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MOT your website part 5: Browser compatibility

Different web browsers

Get your website into shape for 2018 with our latest ‘MOT your website’ blog! This edition is all about browser compatibility, with simple tips to help you check your site and ensure it works across browsers and operating systems. If you have any questions or would like us to give your site a health check/audit, please get in touch.

What is browser compatibility?

There are a vast number of browsers, operating systems and device options – both modern and legacy – including Windows, Linux, Mac, Internet Explorer, Firefox, Chrome, Safari and Opera. Each browser or system translates and interprets your website code in order to display it, and each has its own method for doing so.

Browser compatibility means that your website can be ‘translated’ effectively via that browser or operating system, such that it can be accessed by and is fully functional for a user. A site may behave perfectly in one browser but still have issues and errors in others. A good site is cross-browser compatible, such that it works on all, or the majority of, browsers (including any mobile/tablet versions), with consistent layout and features.

Why is browser compatibility important?

If your site is incompatible with a particular browser, people using that browser will have a frustrating experience and may choose to exit before completing purchases or engaging with information. Such user experience problems can massively affect your bottom line – 88% of online consumers say they’re less likely to return to a site after a bad experience.

Even if your site is compatible with a particular browser or system now, it may not be compatible with future versions and upgrades of the browser/system.

How can you ensure browser compatibility?

Here are our top tips to ensure browser compatibility:

  1. Test, test, test: Schedule in regular testing to ensure your site always stays compatible, and plan time for additional testing whenever you make significant updates to your site. Make sure to test with as wide a range of browsers as possible, including both older and newer versions, and versions for different devices.
  2. Use tools: There are a vast number of browser compatibility testing tools. Free tools include Browserling, where you can test interactive versions of browsers one at a time, and Browser Shots, which offers screenshots of your site on multiple browsers simultaneously. Alternatively, for a more comprehensive overview of your site’s browser compatibility, try CrossBrowserTestingSauce Labs or BrowserStack.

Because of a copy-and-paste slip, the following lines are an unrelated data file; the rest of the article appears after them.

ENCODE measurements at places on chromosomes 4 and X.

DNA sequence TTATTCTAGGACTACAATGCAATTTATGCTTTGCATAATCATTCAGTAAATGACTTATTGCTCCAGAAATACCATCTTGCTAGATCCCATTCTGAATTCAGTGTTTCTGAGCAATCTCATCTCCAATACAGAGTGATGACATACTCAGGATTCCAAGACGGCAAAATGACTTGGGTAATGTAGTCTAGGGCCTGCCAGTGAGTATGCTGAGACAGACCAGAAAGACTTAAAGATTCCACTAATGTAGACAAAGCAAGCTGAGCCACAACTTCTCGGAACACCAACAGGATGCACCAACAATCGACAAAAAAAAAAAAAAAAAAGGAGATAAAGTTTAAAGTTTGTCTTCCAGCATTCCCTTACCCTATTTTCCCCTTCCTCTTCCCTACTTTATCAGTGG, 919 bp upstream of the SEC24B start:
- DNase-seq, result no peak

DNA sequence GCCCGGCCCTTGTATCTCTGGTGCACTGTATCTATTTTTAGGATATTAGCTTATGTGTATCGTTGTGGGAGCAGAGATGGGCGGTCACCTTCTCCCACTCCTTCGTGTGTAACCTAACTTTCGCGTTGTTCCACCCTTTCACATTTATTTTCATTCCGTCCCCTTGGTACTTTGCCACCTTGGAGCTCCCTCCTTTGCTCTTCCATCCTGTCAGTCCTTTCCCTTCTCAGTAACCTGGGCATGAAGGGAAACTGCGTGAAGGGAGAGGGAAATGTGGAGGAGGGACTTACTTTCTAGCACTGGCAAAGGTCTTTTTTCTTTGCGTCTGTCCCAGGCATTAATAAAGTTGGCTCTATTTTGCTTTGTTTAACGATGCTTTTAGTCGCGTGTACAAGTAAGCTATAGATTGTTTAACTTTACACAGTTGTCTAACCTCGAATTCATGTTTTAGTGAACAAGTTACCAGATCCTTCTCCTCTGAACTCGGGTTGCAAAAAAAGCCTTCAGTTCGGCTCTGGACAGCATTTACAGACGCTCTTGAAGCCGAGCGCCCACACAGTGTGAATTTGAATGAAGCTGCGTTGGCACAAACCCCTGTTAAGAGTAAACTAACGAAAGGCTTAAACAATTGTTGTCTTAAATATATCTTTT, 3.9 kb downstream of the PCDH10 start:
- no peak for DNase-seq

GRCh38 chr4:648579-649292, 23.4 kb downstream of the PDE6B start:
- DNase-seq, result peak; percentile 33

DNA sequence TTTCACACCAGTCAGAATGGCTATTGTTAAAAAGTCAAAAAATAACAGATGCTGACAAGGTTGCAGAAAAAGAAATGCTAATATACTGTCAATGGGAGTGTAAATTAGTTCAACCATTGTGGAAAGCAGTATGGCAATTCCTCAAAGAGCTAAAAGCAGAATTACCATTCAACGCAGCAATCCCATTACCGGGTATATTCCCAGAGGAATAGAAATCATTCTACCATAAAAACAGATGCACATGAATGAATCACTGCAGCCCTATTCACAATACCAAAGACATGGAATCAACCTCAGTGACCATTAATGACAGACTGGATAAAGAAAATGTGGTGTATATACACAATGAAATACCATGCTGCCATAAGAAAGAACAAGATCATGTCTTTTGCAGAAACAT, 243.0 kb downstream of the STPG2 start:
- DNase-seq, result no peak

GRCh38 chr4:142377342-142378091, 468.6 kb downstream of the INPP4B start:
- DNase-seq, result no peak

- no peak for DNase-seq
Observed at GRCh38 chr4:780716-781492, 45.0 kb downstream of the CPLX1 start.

3. Prioritise with analytics: Find out how the majority of users access your site by checking Google Analytics (in Audience > Technology and Audience > Mobile) and make these browsers/systems your priority. For example, if most people are using Chrome on a desktop, then this should be your priority for browser design and testing.
  4. Keep it simple: Browser issues can often be remedied by simplifying your website code and removing anything unnecessary. This makes it easier for browsers to ‘translate’ the code accurately. But in case this doesn’t work, there are more detailed tips on overcoming browser compatibility issues in this blog.

If you’d like help with browser compatibility or enhancing the performance of your website in any other way, please visit our website maintenance pages for more information. Alternatively, get in touch and we’ll be happy to help!

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What is browser compatibility?
Article Name
What is browser compatibility?
Description
There are a vast number of browsers, operating systems and device options – both modern and legacy – including Windows, Linux, Mac, Internet Explorer, Firefox, Chrome, Safari and Opera. Each browser or system translates and interprets your website code in order to display it, and each has its own method for doing so. Browser compatibility means that your website can be ‘translated’ effectively via that browser or operating system, such that it can be accessed by and is fully functional for a user. A site may behave perfectly in one browser but still have issues and errors in others. A good site is cross-browser compatible, such that it works on all, or the majority of, browsers (including any mobile/tablet versions), with consistent layout and features.
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